Sunday, May 17, 2020

Buyers can't reverse week's losses

The week started with losses but the buying of Thursday and Friday wasn't enough to claw back those losses. Buying volume was lighter than earlier selling so there are still doubts traders have the desire to push this to new (pre-Covid) highs. 

The S&P does have some bullish markers to work with. Despite the lighter volume buying from Thursday and Friday, On-Balance-Volume is on a 'buy' signal as Stochastics [39,1] are in comfortable bullish territory. The index is outperforming the Russell 2000, but is lagging the Nasdaq. 

The Nasdaq has last week's 'bull trap' to burn off. While it still has a MACD trigger 'sell' to reverse it does have a strong accumulation trend in On-Balance-Volume to reverse. The index is strongly outperforming both the S&P and the Russell 2000 and enjoyed confirmed accumulation on Friday - it's the index most likely to attract continued buying.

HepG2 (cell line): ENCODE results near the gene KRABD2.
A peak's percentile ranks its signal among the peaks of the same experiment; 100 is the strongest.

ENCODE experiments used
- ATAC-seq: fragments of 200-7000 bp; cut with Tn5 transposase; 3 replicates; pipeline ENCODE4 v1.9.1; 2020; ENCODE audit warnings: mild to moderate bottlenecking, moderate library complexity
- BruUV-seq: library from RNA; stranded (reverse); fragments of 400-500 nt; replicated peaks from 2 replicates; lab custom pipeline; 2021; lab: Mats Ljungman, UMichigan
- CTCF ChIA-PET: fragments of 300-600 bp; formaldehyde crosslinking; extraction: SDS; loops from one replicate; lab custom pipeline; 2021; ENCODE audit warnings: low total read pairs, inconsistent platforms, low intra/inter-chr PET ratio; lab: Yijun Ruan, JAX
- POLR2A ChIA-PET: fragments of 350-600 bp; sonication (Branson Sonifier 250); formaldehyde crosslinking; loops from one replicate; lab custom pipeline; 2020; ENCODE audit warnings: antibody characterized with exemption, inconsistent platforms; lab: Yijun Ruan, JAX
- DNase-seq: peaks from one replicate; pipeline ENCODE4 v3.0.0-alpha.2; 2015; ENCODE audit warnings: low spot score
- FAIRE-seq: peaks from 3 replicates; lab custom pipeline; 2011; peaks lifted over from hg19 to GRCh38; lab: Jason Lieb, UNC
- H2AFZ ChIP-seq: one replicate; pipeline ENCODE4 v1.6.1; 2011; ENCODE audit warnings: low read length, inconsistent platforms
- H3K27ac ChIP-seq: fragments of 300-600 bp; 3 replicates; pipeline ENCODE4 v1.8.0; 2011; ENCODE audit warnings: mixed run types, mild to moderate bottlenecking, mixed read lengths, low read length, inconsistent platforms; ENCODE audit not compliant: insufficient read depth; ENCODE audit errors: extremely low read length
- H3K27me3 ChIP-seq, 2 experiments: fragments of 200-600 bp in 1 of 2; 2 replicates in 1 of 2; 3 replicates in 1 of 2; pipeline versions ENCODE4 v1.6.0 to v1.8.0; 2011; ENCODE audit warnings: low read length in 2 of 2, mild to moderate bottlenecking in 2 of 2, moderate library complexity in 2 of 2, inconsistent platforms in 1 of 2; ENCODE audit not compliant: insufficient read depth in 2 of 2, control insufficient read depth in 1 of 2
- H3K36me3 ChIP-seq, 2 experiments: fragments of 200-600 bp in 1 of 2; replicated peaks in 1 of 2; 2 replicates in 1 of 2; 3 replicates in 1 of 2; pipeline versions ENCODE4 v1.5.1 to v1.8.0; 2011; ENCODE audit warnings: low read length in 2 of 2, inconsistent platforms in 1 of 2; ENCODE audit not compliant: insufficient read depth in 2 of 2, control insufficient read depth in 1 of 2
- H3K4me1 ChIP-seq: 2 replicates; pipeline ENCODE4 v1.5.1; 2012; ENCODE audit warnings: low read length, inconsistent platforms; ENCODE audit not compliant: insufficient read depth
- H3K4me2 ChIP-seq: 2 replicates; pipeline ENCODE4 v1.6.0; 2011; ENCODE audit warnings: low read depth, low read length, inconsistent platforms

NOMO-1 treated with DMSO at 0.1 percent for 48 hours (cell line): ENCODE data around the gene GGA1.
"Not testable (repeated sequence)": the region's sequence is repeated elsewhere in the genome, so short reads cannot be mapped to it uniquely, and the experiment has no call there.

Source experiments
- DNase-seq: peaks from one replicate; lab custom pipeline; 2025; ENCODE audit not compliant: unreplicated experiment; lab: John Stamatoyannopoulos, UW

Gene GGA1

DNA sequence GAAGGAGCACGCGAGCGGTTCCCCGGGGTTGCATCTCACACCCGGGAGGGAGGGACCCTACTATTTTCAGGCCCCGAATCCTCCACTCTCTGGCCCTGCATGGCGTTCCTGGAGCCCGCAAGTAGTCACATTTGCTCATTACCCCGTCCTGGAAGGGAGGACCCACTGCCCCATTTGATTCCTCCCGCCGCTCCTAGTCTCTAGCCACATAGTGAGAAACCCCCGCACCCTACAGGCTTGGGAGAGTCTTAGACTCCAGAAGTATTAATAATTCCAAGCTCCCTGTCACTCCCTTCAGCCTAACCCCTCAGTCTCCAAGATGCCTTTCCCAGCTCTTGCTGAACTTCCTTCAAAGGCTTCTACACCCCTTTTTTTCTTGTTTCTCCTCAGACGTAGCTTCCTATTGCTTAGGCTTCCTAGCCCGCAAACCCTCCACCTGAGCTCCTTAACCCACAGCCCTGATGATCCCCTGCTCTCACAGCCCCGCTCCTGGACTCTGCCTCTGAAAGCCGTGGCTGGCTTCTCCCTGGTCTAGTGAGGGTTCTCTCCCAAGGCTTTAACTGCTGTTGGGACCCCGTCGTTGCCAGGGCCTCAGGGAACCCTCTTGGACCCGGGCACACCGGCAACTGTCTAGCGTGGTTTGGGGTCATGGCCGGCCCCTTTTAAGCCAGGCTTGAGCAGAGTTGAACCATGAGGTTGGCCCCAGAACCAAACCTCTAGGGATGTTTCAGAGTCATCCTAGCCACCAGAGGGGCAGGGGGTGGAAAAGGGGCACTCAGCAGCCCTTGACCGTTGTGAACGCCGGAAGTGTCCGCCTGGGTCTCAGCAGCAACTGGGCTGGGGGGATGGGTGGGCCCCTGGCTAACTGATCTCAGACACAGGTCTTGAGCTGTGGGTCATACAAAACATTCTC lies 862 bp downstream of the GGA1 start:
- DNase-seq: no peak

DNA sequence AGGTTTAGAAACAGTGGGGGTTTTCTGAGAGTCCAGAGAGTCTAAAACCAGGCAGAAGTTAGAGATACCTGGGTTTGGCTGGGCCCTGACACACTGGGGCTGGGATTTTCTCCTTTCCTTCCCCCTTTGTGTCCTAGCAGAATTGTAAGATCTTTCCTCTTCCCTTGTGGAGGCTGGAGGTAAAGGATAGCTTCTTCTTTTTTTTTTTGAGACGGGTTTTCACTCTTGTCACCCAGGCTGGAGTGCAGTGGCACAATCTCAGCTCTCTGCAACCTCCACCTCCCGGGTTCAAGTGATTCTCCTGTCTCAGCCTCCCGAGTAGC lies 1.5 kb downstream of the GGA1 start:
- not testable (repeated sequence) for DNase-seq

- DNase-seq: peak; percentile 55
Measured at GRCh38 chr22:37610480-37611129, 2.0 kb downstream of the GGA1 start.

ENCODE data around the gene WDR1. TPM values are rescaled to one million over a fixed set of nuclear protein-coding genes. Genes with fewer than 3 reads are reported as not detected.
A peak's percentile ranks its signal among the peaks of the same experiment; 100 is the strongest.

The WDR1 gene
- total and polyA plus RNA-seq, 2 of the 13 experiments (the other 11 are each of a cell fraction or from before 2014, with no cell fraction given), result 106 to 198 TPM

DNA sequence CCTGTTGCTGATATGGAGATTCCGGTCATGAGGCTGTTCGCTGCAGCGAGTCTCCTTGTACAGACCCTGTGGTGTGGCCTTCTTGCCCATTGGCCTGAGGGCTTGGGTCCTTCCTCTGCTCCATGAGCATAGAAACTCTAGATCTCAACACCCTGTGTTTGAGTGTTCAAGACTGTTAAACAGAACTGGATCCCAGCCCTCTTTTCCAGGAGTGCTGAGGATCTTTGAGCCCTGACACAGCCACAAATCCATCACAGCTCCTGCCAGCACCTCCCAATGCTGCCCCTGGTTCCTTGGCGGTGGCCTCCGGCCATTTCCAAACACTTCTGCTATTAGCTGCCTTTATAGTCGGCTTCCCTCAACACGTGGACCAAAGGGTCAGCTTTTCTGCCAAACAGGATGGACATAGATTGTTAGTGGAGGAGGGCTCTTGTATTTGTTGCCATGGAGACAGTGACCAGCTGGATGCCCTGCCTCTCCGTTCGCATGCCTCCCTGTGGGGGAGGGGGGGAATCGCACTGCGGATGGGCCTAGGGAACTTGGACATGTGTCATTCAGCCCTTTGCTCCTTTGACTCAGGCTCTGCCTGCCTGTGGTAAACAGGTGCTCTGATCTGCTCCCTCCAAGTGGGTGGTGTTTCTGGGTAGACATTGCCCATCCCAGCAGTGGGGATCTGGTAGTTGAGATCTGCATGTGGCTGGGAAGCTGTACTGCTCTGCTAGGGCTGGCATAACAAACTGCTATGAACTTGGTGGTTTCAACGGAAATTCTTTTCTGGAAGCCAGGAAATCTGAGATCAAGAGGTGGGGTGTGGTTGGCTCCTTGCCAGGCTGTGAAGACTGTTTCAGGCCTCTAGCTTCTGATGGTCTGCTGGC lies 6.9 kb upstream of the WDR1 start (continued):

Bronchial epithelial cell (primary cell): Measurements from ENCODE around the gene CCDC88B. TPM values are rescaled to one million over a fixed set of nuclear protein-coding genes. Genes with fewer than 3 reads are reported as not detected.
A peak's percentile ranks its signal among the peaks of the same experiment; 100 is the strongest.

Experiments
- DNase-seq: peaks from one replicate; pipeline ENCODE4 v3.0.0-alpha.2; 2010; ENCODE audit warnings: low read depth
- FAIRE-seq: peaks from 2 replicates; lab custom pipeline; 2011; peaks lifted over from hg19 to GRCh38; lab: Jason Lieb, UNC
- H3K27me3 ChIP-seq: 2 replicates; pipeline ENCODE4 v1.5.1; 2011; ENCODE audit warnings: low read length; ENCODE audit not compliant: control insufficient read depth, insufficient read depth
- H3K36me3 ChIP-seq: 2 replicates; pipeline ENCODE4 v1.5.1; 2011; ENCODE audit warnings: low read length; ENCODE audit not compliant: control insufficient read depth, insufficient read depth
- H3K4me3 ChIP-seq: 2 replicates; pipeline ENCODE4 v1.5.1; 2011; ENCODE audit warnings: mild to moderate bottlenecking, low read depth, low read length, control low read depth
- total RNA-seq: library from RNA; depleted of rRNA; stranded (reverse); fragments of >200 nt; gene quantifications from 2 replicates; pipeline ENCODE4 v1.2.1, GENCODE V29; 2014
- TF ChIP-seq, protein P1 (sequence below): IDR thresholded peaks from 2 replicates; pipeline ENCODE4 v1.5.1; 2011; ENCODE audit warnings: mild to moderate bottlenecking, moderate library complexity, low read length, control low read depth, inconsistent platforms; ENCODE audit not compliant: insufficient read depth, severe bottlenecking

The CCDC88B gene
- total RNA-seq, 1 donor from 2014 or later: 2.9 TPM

The Russell 2000 is lingering around prior breakout support after successfully defending its 50-day MA. However, it's still well off its highs and is under-performing both the Nasdaq and S&P. Even its On-Balance-Volume trend - while rising - is struggling to sustain its rally. It's hard to see either the Nasdaq or S&P getting past pre-Covid highs without the Russell 2000 been close behind - and the Russell 2000 is *miles* behind either of these indices. 

So, if buying continues its likely to flow into the Nasdaq and maybe rotate into the S&P. However, it's likely to peter out at some point and if it's not rotating into the Russell 2000 then it could be `good-bye`for the rally. 

You've now read my opinion, next read Douglas' blog.

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Investments are held in a pension fund on a buy-and-hold strategy.

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